Games Workshop explain why there are suddenly so many Warhammer games

Blood Bowl 2

There has, you’ve no doubt noticed, been an unprecedented increase in the frequency of Warhammer games of late. Steam has been peppered with straight-up tabletop adaptations, cooperative fantasy shooters and real-time space strategy, like pellets from a dwarven blunderbuss. As an overall approach it’s seemed scattershot, but the best of the bunch – Blood Bowl 2, maybe, or Mordheim – are very good indeed.

So what’s changed at the Workshop? A few things, as it turns out. Head of licensing Jon Gillard says the tabletop studio have always felt that more could be done with their three decades of games, miniatures and 900(!) Black Library novels.

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Four years ago, with Apple, Google and Steam bypassing publishers for the first time, Games Workshop decided to change their approach. Rather than sell off single, broad deals like the 40k one they’d brokered with THQ, they started to license specific rights for particular projects – Space Hulk to Full Control, for instance, or Warhammer Quest to Rodeo Games. Nowadays, each deal is structured differently to suit the partnership.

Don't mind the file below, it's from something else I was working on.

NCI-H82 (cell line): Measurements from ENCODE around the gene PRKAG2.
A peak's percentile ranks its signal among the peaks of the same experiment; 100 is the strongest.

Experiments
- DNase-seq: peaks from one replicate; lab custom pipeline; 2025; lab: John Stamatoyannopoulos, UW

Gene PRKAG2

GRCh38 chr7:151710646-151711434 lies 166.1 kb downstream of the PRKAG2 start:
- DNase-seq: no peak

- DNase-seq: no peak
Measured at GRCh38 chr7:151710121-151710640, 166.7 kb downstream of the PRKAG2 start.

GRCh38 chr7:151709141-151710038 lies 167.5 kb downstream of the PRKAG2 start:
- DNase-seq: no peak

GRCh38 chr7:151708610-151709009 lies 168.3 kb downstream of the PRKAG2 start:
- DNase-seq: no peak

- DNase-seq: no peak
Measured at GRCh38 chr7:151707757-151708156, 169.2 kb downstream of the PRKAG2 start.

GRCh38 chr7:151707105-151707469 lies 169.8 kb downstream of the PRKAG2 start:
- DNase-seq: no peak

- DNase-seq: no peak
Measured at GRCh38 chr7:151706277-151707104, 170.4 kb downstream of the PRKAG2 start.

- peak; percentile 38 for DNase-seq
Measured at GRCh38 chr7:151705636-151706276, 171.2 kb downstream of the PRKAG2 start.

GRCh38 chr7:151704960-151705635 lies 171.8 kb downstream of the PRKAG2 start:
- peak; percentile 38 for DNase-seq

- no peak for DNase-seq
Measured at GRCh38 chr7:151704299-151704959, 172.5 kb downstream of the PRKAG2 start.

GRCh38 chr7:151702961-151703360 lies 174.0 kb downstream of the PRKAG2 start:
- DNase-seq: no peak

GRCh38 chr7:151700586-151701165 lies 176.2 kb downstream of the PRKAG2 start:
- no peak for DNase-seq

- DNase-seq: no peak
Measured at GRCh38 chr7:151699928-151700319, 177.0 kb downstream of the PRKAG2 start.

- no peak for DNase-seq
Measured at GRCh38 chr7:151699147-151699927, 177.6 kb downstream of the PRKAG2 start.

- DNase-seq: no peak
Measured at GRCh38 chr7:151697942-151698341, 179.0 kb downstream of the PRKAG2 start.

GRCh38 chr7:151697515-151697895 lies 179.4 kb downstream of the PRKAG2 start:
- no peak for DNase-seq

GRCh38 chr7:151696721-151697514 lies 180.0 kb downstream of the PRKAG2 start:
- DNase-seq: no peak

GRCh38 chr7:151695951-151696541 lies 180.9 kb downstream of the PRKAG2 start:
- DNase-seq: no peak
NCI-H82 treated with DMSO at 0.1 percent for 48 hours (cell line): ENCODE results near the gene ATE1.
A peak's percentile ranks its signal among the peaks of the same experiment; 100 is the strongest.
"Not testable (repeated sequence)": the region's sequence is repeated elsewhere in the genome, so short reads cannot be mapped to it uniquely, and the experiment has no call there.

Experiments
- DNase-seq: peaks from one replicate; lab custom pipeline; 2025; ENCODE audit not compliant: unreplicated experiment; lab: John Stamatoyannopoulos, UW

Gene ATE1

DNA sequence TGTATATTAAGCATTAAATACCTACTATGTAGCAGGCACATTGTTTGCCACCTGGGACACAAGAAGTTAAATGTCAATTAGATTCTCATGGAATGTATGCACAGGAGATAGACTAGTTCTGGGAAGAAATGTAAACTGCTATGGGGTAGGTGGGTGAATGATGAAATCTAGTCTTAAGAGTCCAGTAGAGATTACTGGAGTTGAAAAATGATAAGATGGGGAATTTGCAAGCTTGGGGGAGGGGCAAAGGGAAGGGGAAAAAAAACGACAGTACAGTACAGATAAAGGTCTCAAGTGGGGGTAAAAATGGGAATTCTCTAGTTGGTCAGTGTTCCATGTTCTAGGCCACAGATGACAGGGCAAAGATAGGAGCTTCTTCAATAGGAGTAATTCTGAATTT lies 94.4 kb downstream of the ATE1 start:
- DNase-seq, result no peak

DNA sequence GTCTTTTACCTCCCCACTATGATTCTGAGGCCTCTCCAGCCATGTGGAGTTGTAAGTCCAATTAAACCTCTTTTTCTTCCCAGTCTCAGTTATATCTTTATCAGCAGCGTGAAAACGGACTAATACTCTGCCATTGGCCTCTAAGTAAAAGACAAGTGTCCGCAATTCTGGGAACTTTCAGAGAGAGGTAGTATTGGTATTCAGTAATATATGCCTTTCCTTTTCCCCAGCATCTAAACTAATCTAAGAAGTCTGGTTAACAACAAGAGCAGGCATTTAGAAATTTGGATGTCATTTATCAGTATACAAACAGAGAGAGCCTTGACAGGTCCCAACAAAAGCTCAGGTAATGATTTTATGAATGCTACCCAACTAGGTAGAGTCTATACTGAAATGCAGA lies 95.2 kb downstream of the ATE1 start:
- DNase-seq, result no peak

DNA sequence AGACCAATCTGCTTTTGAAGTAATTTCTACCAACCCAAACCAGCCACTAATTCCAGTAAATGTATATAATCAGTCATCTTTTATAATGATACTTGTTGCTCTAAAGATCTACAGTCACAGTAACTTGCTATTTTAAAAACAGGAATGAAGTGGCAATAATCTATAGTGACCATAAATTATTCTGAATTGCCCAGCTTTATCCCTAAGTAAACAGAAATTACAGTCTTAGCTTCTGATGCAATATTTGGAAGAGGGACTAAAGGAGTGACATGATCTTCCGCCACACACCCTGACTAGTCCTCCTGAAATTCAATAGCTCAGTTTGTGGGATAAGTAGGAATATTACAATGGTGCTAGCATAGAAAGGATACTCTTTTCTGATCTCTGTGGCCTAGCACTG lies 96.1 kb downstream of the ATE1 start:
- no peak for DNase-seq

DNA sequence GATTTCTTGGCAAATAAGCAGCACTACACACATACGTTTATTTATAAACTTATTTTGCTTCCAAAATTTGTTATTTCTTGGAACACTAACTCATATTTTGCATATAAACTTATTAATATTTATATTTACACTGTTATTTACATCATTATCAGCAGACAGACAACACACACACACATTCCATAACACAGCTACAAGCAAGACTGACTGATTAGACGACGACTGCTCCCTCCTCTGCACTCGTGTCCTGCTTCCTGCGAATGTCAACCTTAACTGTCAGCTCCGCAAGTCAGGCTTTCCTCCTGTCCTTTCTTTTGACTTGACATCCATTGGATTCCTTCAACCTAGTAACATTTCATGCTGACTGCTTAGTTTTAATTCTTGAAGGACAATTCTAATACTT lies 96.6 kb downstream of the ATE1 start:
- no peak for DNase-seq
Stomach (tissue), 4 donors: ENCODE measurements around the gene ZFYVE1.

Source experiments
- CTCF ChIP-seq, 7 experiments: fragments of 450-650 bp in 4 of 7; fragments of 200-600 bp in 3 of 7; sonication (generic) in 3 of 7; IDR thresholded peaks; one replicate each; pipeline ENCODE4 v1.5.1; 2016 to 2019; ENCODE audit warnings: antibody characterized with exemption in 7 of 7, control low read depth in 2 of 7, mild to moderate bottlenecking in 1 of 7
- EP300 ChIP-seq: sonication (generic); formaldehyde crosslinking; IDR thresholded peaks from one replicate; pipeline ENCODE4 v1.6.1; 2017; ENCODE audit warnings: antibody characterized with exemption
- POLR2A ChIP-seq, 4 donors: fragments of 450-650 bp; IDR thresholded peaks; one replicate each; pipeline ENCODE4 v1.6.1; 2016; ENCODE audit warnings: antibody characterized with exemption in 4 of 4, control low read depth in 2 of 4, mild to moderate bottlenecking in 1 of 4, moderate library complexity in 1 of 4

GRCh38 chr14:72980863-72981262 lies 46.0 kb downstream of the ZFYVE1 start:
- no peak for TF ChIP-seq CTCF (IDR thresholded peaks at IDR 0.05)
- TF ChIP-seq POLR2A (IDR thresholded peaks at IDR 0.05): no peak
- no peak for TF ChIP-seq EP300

That’s meant Gillard’s department can now look at every one of the projects they’re constantly approached with – whether or not the asker has the backing of a major publisher.

“We’re prepared to consider any serious pitch that looks like a good game that’s commercially viable, whether from a developer, a publisher, or both,” Gillard told Gamasutra. “Generally we are approached by someone with a concept they’re passionate about. In fact at any one time, we are seriously discussing pitches with a very large number of companies, developers, and publishers.”

Meanwhile, the Necromunda mystery continues. Mentioned to PCGamesN in interviews with the makers of both Space Hulk and Deathwatch, no digital relation to the 40K hive planet skirmish game has yet emerged – but Gilliard is keen.

“There are many, many kinds of Necromunda games you could make,” he said. “It’s a deeply realised world in its own right.”

Well, quite. What’s the perfect Warhammer game you’re waiting for?